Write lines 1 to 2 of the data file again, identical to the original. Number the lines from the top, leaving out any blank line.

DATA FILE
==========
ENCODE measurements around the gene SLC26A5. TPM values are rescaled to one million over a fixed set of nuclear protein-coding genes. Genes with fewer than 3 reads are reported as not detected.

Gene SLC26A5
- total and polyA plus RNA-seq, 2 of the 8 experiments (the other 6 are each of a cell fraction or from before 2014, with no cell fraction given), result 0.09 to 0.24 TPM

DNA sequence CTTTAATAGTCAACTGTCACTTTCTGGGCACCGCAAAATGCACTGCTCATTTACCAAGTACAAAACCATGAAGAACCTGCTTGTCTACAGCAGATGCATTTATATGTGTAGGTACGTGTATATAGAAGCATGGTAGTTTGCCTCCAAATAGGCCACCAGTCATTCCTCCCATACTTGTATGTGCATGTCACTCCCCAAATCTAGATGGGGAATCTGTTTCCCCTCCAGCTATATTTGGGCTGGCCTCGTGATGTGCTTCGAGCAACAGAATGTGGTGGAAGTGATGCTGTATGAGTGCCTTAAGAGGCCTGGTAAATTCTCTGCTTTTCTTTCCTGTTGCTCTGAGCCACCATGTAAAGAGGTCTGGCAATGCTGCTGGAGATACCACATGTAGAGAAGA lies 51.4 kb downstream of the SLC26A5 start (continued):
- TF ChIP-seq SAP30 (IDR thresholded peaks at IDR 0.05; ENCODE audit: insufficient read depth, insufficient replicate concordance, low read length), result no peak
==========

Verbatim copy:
ENCODE measurements around the gene SLC26A5. TPM values are rescaled to one million over a fixed set of nuclear protein-coding genes. Genes with fewer than 3 reads are reported as not detected.

Gene SLC26A5